A man sits on a small boat in a flooded St.Mark square in Venice, Italy, Sunday, Nov. 17, 2019. Venetians are bracing for the prospect of another exceptional tide in a season that is setting new records. Officials are forecasting a 1.6 meter (5 feet, 2 inches) surge of water Sunday through the lagoon city. (AP Photo/Luca Bruno)

Hip waders on: Venice copes with another exceptional tide

November 17, 2019 - 8:09 am

VENICE, Italy (AP) — Venetians coped with another exceptional tide in a season that is setting records while other parts of Italy wrestled with a cornucopia of weather woes Sunday, from rain-swollen rivers to high winds to an out-of-season avalanche.

Venice city officials shut down St. Mark’s Square, removing elevated walkways and turning back curious onlookers. Tourists with scheduled departures rushed to grab the last water taxis to get to the mainland before the service was interrupted by the high tide.

Officials had forecast a 1.6-meter (5 foot, 2 inch) surge of water Sunday through the lagoon city. That fearful prediction came after Tuesday’s 1.87-meter flood, the worst in 53 years, followed by high tide of 1.54 meters on Friday.

But bringing Venice a breath of relief, the water on Sunday peaked at 1.5 meters (nearly 5 feet) in the early afternoon.

Still, it was the first time since records began in 1872 that three high tides had hit at least 1.5 meters in the same year — let alone the same week.

Venice’s mayor has put the flooding damage at hundreds of millions of euros and Italian officials have declared a state of emergency for the area.

But tourists continued to arrive, despite the prospects of another day of surging water. Knee-high boots became too short to keep dry and some people who didn’t have fisherman’s hip waders resorted to tying plastic garbage bags high up on their legs.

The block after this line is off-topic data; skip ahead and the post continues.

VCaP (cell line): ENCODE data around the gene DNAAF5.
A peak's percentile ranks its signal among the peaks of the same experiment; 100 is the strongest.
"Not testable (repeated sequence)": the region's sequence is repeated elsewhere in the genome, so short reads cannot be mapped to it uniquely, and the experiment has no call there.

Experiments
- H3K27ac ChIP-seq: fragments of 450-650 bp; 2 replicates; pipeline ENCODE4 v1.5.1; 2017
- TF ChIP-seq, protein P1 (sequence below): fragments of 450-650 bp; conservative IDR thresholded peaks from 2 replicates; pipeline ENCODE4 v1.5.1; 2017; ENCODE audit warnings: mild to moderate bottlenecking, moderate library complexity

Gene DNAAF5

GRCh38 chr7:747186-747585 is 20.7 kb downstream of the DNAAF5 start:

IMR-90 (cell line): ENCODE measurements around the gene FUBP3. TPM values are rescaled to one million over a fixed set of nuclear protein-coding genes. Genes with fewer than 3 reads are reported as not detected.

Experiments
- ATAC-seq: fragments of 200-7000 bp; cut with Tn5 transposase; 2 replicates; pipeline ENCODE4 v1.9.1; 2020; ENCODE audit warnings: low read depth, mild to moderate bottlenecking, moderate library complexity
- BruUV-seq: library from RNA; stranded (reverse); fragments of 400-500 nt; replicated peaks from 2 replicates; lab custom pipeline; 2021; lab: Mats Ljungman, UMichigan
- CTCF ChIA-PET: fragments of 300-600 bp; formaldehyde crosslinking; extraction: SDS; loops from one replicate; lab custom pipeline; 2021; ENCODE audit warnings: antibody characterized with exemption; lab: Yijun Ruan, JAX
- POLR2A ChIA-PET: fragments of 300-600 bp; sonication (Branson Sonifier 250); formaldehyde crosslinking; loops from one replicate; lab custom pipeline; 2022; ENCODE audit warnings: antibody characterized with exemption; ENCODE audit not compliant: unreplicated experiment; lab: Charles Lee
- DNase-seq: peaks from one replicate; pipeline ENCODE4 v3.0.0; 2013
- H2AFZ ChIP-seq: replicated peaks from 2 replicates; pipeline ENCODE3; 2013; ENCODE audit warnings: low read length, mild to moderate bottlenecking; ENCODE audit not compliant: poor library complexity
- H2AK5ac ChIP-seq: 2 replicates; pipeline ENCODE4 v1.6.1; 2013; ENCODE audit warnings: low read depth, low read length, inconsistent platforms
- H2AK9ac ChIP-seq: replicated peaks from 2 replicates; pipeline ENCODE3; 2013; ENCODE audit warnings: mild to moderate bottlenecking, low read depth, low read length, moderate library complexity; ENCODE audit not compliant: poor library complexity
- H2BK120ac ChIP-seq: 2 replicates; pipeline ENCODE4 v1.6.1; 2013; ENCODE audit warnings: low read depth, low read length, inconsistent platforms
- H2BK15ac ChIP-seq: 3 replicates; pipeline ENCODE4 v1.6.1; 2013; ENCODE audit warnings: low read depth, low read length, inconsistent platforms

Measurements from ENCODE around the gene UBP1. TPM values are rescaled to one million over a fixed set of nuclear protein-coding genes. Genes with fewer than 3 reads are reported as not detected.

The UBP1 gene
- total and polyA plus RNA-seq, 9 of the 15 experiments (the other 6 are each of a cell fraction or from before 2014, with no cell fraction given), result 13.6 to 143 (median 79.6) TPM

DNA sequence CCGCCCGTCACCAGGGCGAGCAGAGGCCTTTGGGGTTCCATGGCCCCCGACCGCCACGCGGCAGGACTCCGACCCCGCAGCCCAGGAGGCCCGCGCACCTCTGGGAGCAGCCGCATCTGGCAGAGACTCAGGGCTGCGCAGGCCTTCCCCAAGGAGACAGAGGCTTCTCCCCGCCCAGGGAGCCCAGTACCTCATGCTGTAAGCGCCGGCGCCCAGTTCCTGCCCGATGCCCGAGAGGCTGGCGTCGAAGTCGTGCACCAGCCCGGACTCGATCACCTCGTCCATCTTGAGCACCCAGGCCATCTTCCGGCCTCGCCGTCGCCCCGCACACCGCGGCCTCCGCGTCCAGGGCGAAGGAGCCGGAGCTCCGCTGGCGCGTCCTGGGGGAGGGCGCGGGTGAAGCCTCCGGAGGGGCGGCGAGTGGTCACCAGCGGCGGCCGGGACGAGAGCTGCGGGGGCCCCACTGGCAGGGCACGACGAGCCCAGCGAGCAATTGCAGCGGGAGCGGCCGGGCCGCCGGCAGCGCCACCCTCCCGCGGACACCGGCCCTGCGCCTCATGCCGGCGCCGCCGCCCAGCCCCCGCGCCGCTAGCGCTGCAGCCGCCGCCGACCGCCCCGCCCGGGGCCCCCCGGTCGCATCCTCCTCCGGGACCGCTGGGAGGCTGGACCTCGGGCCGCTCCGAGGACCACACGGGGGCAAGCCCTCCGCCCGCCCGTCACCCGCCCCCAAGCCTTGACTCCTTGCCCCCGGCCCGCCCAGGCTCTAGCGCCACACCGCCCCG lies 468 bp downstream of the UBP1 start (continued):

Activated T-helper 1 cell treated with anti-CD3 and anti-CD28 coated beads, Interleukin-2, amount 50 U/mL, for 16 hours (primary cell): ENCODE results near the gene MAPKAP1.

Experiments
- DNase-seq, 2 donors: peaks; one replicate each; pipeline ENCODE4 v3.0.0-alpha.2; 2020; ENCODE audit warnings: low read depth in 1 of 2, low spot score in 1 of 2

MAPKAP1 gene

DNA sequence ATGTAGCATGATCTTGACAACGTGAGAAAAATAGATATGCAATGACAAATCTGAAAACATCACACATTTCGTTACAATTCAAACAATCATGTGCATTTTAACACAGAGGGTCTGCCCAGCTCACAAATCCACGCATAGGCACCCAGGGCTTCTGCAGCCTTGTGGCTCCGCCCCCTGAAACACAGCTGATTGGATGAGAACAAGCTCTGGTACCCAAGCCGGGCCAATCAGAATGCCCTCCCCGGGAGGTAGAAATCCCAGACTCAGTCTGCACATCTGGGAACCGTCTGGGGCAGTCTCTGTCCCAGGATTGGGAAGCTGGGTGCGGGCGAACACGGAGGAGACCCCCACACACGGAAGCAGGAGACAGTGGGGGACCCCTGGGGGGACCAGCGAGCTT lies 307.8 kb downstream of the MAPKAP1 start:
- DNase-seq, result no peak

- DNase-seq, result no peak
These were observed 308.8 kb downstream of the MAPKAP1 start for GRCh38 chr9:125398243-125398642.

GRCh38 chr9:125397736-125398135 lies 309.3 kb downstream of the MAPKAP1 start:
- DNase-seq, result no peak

Luca D’Acunto and his girlfriend Giovanna Maglietta surveyed the rising water from a bridge, wondering how to make their way to their nearby hotel. They both wore colorful disposable rubber boots that came up only up to their knees.

“We made the reservation this week before the floods and had paid already, so we came,” said D’Acunto, a 28-year-old from Naples. “Instead of a romantic trip, we’ll have an adventurous one.”

As the tide nudged up to above 1.32 meters (4 feet, 4 inches), the doors on St. Mark’s Basilica, which has been damaged by the relentless flooding, remained securely shut. The Venetian newspaper, Il Gazzettino, reported that sandbags had been placed in the windows of the crypt to prevent water from flooding in again.

Most museums were closed as a precaution, but the Correr Museum, which overlooks St. Mark’s Square and explores the art and history of Venice, remained open. Tourists enjoyed a Venetian Spritz — a colorful aperitif with an Italian bitter and Prosecco — as the waters rose.

Officials said 280 civil protection volunteers from throughout the region were deployed in the city to assist as needed.

Young Venetian volunteers wearing rubber boots have also showed up at key sites, including the city’s Music Conservatory, to help save precious manuscripts from the invading salt water.

The flooding has raised renewed debates about the city’s Moses flood defense project, a corruption-riddled underwater barrier system that is still not operational after more than 16 years of construction and at least 5 billion euros of public funding. It was supposed to be working by 2011.

Floods were also hitting other parts of Italy on Sunday.

In Pisa, workers sandbagged the road along the rising Arno River, which was also surging through the heart of Florence, reaching a level near the Uffizi Galleries that was described as the highest in some 20 years. In 24 hours, 6.26 centimeters (2.5 inches) of rain had fallen in Florence, which was whipped by winds as high as 76 kilometers per hour (42 mph).

A popular Florence tourist attraction, the Boboli Gardens, was closed as a precaution while workers checked to see if the high winds might have weakened trees. Near another Tuscan town, Cecina, 500 people were evacuated when a local river swelled to the top of its banks.

In Italy’s mountainous Alto Adige, or South Tyrol region, a mid-autumn snowstorm triggered power outages and blocked roads in several Alpine valleys. The mayor of Val Martello, Georg Altstaetter, told state TV that an avalanche had damaged two houses but caused no injuries. Other homes were evacuated in the town as a precaution, he said.

A windstorm overnight in the Rome area toppled scores of trees, with two falling on cars, severely injuring a motorist, authorities said.

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Frances D’Emilio contributed from Rome.

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